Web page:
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Council trials tidal flaps at Marks Point

Opinion piece in Newcastle Herald: Let's manage our coastal and flooding risks


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Thanks to everyone who braved the wet weather and joined us at the Swansea Belmont Surf Club to experience virtual reality of ongoing sea level rise and future flooding. We received lots of ideas on how we can start planning for the future, now.

The project team is now preparing the next hard copy project newsletter, to provide you with an update on community ideas to date. This will include details on the next workshop, in which we will explore the long list of ideas put forward by the community to manage coastal and flooding risks now and into the future.



Council trials tidal flaps at Marks Point

Council is asking Marks Point residents for assistance in monitoring the effectiveness of two tidal valves, which Council will soon be installing to help manage tidal inundation in the suburb.

Council’s Acting Manager Sustainability, Dean Chapman, said Council is trialling two types of valves to see if they can help manage tidal inundation and rising lake levels in low-lying areas around the lake.

“The tidal valves that will be attached to stormwater outlets in Village Bay Close and Marks Parade are designed to stop water from the lake flowing up the pipeline and onto the road during high tides or at other times when the lake level is higher than usual,” Mr Chapman said.

“They also allow stormwater coming from the street during storms to flow through the valve and into the lake as usual.

“During the trial period, we are asking local residents to help us assess the effectiveness of the tidal valves. Over the next 12 months, we want residents to report or send photos to Council anytime they see water covering areas of Marks Parade, Village Bay Close, Swan Street or Cygnet Street. This way we can compare the areas of Village Bay Close and Marks Parade where we have installed tidal valves to areas where we haven’t.”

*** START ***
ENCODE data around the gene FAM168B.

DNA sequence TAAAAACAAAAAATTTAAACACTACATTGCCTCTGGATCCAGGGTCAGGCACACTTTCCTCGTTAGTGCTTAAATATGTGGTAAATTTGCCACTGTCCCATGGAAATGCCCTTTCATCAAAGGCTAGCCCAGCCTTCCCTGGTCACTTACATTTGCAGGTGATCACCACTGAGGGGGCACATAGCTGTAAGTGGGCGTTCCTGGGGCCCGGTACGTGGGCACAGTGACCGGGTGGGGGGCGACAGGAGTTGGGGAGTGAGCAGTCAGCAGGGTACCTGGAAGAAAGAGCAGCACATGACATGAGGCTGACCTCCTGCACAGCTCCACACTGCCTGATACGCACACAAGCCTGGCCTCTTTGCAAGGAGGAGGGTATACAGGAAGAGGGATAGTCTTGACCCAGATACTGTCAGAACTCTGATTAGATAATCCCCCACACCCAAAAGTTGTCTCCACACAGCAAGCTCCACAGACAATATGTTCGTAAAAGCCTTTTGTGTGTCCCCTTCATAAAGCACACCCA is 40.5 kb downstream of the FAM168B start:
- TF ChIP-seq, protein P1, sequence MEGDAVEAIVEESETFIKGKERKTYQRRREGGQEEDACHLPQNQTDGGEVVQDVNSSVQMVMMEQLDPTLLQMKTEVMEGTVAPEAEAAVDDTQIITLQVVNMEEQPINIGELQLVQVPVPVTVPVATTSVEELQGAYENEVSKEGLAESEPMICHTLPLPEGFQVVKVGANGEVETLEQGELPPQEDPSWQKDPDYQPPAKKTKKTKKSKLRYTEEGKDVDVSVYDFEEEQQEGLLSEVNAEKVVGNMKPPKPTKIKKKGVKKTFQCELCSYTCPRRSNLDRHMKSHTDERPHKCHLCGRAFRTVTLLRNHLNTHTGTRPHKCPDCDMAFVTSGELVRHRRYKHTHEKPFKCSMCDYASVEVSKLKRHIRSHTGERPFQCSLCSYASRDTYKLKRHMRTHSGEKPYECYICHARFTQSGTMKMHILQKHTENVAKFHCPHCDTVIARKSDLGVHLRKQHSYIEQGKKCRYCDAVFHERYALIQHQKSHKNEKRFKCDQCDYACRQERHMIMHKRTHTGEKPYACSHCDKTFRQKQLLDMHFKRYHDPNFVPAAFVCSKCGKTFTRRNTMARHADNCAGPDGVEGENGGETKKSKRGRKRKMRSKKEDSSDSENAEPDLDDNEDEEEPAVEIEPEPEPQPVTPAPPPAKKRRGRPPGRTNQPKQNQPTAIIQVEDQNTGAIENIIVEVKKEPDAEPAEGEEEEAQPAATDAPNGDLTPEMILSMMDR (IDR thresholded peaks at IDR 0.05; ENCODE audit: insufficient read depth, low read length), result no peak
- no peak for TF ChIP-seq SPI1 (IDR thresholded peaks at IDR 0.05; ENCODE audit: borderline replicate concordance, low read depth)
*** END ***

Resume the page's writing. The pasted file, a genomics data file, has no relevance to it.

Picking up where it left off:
To join the monitoring network or make a report, email or call Council on 4921 0333.

The tidal valve trial is part of the implementation of the Marks Point and Belmont South Local Adaptation Plan and is a NSW Government funded project through the Building Resilience to Climate Change Program.

While the valves are expected to help manage tidal inundation and rising lake levels in low-lying areas around the lake, they have not been designed to prevent flooding from larger lake floods like the June 2007 ‘Pasha Bulker’ storm and will not prevent nuisance flooding from stormwater coming into yards and the street during storms.



Opinion Piece in Newcastle Herald: Let's manage our coastal and erosion risks

Last month’s east coast low was a stark reminder of the force of nature.  We watched with horror as images of people’s homes teetering on the eroded beachfront at Collaroy flooded our news channels and social media feeds.

Perhaps, like me, you felt a deep sense of unease as those swimming pools, sheds and fences fell into the sea. It seemed the Australian dream of living on our beautiful coastline was itself being eroded, along with property values for some of our most sought after real estate.